Properly defining, controlling, and monitoring administrative privileges and root accounts are real challenges for enterprises. And while in the past, controlling privileged accounts made good business sense for reducing insider fraud, today, it is mandated by regulations such as Sarbanes-Oxley. In addition to the likely potential for failing IT security audits, a lack of proper control over these accounts does lead to a significant increase in the risk of fraudulent activities by employees… a threat made even greater by worsening economic conditions.
The challenge associated with controlling privileged and root accounts increases quickly as the number of people who need powerful administrative access for various job functions grows. Furthermore, granted permissions are rarely reviewed or revoked, which means that users unintentionally accumulate more privileges over time. Native Unix and Linux systems have poor support for controlling privileged accounts. Some share root with a variety of administrative controls including creating emergency superuser accounts that are protected with dual controls; implementing a software-based solution that generates random passwords; or delegating through suid or sgid. However such processes can be readily exploited. Even elaborate processes for password check-out and resets remains dependent on someone with unlimited privileges.And there are other considerations:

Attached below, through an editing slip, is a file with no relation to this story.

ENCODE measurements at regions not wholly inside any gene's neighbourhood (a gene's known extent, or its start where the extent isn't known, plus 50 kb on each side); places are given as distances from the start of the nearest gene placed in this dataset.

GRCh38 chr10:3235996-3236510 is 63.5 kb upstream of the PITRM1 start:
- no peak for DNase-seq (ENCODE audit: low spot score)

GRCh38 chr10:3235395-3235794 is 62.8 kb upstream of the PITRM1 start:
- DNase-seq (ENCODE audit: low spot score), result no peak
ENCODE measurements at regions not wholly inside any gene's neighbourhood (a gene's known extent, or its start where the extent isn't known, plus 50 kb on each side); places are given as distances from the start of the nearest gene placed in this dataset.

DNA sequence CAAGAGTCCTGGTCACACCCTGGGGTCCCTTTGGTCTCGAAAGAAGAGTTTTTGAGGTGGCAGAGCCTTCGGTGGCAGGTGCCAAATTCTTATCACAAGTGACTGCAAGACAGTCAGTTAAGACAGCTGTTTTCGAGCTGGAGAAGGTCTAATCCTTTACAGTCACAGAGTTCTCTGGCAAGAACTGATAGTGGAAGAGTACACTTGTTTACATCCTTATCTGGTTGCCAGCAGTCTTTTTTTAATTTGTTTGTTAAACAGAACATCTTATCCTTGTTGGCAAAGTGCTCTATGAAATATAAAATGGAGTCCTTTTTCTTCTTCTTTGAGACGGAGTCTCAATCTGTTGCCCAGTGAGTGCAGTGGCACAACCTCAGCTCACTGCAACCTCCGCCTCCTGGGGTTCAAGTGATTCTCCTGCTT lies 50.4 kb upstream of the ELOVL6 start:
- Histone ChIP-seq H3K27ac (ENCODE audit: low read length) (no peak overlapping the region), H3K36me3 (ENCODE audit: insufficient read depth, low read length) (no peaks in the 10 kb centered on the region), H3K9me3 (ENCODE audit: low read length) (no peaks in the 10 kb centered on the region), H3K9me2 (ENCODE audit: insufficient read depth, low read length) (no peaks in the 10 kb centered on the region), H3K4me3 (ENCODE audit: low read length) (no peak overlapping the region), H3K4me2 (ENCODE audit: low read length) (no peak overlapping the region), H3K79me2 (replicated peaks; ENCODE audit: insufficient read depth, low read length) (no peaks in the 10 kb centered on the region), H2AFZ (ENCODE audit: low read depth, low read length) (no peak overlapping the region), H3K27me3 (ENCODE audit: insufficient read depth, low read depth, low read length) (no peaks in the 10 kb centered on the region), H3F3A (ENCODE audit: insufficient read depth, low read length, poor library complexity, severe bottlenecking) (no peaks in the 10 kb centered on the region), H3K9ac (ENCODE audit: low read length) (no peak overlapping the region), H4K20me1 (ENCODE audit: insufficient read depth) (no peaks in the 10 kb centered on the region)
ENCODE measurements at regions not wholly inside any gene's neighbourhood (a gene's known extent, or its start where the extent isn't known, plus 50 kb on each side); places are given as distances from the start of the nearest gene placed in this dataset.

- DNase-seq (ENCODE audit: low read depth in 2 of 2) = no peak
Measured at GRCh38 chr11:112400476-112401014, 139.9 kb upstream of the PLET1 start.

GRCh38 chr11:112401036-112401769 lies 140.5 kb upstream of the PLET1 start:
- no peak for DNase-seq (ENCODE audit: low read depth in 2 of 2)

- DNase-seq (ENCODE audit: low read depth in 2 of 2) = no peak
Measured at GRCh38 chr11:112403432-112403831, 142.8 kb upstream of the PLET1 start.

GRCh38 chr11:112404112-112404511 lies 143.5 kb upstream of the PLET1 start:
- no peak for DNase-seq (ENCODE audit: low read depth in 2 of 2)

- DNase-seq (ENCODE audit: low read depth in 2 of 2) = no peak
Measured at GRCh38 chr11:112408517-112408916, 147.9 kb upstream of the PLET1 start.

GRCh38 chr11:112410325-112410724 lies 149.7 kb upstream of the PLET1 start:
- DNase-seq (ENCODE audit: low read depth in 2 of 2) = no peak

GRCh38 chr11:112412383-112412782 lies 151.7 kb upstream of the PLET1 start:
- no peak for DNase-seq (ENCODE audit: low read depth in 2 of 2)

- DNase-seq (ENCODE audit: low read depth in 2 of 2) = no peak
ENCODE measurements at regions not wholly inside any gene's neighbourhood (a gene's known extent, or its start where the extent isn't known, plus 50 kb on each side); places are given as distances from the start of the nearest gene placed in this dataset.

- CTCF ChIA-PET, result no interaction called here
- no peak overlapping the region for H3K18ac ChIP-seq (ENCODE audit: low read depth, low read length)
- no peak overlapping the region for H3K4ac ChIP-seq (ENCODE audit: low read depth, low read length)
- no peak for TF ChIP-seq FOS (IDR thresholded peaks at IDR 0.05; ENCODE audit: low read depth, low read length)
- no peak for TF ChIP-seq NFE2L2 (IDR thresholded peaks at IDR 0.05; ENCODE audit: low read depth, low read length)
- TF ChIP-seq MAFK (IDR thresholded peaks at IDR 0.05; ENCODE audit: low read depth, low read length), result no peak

how do you secure root passwords in transit?
how can you prove to auditors what “root” did?
how can you control what “root” can do once they acquire privileges?
Organizations need a way to effectively delegate, monitor, and record what root users are doing once they have acquired their privileges. Solutions on the market today only address part of the privileged account challenge. FoxT’s BoKS Access Control for Servers delivers a unique blend of capabilities that provide the most effective way to protect privileged and root accounts, without all of the overhead, costs, and complexities of a full blown Enterprise Identity and Access Management infrastructure. First, many of the common management functions in a server domain can be performed using the secure FoxT administration interface and standard fine-grained access management capabilities. This immediately reduces the amount of operations requiring administrators to know privileged passwords. Second, on FoxT protected servers, SU can only be performed if the user has a specific access route defined that allows them to do so.
Through the unique blend of capabilities delivered by FoxT, organizations are able to avoid sharing privileged account passwords for most day-to-day activities. And when operations are traceable back to a specific, physical user, organizations can significantly improve security and simplify IT audits.
Fox Technologies, Inc. (FoxT)
883 N. Shoreline Blvd. D-210,
Mountain View, CA 94043